Pang is always a go-to game in the arcades for me. That, Pac-Land, Rampage, TMNT, Street Fighter II, Mappy, Out Run. I never got very far on a single credit in the past. Perhaps level 10 if I was very lucky.

But now, I’ve done it. Life goals, and all that eh?

The Legend of Zelda: Breath of the Wild (Switch): COMPLETED!

It’s Ganon down. I’m yelling timber.

Two big firsts with this game. The first first, is that it’s my first completed Switch game. The second first, is that it’s my first completed 3D Zelda game. Well, aside from HYRULE WARRIORS, but that isn’t a “traditional” Zelda game.

That being said, neither is Breath of the Wild. It has Zelda lore, Zelda themes, Zelda music… but nothing about the gameplay is actual Zelda. This game is all about traversal, exploration, survival. There are no dungeons. You obtain all the “special weapons” (“runes”, here) within the first couple of hours play, rather than en-route to each boss. There’s no sequence to follow, as, in fact, it’s perfectly possible to legitimately skip virtually the entire story and literally just walk up to the final boss and beat him.

breath of the wild

This is not Zelda.

But, for me, that’s a great thing. I’ve always liked the idea of the 3D Zelda games. I enjoyed, for a time, Ocarina of Time, Wind Waker and Twilight Princess, but never enough to ever finish them. I’d get bored or annoyed and just leave them incomplete. Breath of the Wild had me hooked the entire time, and I think it’s because of the major changes to the formula.

A few times, while playing, I thought “this isn’t fun”. In Twilight Princess, my options were stop playing, or force my way through it. Here, I could go and do something else instead and come back later. Much later, in the case of the iguana beast: I disabled it, went off to find some more weapons, then came back thirty hours later to carry on playing. Turns out it was a walkover.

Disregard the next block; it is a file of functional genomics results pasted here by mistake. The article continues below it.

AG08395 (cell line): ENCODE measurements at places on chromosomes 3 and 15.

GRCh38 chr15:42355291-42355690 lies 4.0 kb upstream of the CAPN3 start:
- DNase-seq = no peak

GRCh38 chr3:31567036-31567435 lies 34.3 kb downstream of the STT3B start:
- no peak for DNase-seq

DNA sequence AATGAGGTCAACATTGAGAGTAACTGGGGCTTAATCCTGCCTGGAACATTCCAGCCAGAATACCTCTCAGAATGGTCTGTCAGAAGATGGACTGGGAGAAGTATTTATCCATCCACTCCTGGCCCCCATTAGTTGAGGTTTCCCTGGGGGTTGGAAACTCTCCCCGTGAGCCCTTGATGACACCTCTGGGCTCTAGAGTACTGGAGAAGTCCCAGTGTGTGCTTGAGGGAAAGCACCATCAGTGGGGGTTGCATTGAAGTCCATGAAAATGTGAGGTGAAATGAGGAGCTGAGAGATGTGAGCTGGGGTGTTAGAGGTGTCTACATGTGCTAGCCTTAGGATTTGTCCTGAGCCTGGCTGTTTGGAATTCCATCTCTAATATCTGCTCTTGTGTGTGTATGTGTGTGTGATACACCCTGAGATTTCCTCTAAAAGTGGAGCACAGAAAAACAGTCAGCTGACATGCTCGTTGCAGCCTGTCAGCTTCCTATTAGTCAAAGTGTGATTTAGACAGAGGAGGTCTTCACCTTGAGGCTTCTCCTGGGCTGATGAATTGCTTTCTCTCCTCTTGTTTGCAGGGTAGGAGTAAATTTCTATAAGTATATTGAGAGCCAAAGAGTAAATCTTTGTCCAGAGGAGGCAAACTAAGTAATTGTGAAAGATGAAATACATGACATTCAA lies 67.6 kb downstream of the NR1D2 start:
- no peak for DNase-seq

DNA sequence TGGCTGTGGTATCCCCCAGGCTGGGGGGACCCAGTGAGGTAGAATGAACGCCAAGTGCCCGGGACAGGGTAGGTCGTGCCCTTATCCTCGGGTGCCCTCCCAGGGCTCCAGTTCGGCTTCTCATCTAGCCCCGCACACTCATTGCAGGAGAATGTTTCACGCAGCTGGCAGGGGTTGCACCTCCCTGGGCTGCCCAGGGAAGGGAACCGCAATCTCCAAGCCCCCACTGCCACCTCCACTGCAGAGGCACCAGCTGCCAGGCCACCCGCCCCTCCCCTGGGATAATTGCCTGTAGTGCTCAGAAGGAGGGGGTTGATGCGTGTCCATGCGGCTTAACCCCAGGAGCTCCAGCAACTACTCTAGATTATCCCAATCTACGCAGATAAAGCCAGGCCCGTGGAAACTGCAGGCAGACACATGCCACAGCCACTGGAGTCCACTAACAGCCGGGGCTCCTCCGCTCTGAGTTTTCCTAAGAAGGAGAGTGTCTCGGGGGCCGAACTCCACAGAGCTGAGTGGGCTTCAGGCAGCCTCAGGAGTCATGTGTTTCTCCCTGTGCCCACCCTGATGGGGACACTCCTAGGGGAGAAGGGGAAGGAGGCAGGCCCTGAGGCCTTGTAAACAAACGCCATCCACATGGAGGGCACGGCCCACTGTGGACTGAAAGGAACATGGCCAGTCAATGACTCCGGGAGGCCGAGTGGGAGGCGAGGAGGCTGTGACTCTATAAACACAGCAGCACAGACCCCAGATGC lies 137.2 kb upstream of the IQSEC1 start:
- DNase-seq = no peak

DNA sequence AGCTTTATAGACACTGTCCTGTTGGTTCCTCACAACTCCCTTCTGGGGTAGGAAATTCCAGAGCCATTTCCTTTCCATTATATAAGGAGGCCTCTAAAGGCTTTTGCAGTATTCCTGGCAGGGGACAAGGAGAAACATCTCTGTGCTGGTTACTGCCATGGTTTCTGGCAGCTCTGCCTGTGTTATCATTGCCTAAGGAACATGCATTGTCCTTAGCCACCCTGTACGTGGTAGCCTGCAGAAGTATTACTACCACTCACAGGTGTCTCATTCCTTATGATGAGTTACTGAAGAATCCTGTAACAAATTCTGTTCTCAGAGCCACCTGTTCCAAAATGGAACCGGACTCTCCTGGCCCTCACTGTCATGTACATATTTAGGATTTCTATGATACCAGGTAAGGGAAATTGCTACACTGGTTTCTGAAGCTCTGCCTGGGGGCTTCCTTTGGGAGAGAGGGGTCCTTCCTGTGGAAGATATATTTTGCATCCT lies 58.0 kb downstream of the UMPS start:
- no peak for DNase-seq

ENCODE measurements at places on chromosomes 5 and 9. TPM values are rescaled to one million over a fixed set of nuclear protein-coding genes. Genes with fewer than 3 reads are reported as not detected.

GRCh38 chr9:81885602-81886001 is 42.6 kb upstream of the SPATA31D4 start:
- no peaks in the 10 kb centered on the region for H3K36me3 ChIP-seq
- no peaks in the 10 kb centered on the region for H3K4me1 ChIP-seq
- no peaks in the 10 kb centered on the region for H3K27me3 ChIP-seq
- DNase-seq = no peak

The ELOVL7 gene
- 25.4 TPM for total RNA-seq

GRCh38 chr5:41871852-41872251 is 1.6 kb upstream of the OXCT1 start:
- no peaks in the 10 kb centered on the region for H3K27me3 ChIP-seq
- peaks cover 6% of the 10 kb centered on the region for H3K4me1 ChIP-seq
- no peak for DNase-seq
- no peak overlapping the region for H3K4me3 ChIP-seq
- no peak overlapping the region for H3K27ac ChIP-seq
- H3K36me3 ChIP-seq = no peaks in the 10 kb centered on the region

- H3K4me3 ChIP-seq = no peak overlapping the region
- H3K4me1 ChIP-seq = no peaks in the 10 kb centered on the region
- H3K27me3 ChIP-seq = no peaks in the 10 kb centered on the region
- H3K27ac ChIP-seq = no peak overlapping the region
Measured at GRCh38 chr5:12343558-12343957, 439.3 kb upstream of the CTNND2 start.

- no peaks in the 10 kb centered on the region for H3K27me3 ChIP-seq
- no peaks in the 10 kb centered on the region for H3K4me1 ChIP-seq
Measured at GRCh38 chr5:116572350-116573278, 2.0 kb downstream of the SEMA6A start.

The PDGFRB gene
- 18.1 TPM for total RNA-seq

After which I took on the bird beast, who was also a walkover, and emboldened by these two victories I decided to take on Ganon.

Who was also a walkover. Which was slightly disappointing. I was expecting it to be near impossible, and sure, I had some great armour and 16 hearts, but I only took one heart damage. One! And I still can’t parry properly!

Now the important question: Is this the best game ever? No. It’s a great game, certainly, but it still has issues. Is it the best Zelda game ever? Again, no. A Link Between Worlds and Hyrule Warriors are both better – Hyrule Warriors is more fun, ALBW is more focussed. But Breath of the Wild is wonderful, and has given me faith for the 3D Zelda series and Nintendo’s other series’ too – if they can shake up Zelda this much and come out with a winner, just imagine Metroid or Kid Icarus.

The Battle Cats POP! (3DS): COMPLETED!

I for one welcome our feline overlords.

Well that was very easy. An abundance of cat food meant I could easily max out all my cat character classes, pay for items to ensure I always got treasure on each level, and use that treasure to make myself even more powerful.

battle cats

It was so easy I barely even took damage on my base for the entire game. I used the “Cat God” special power just once, and that was only to see what it did. I suffered a single defeat, due to forgetting to pause the game when I put it down for a few minutes.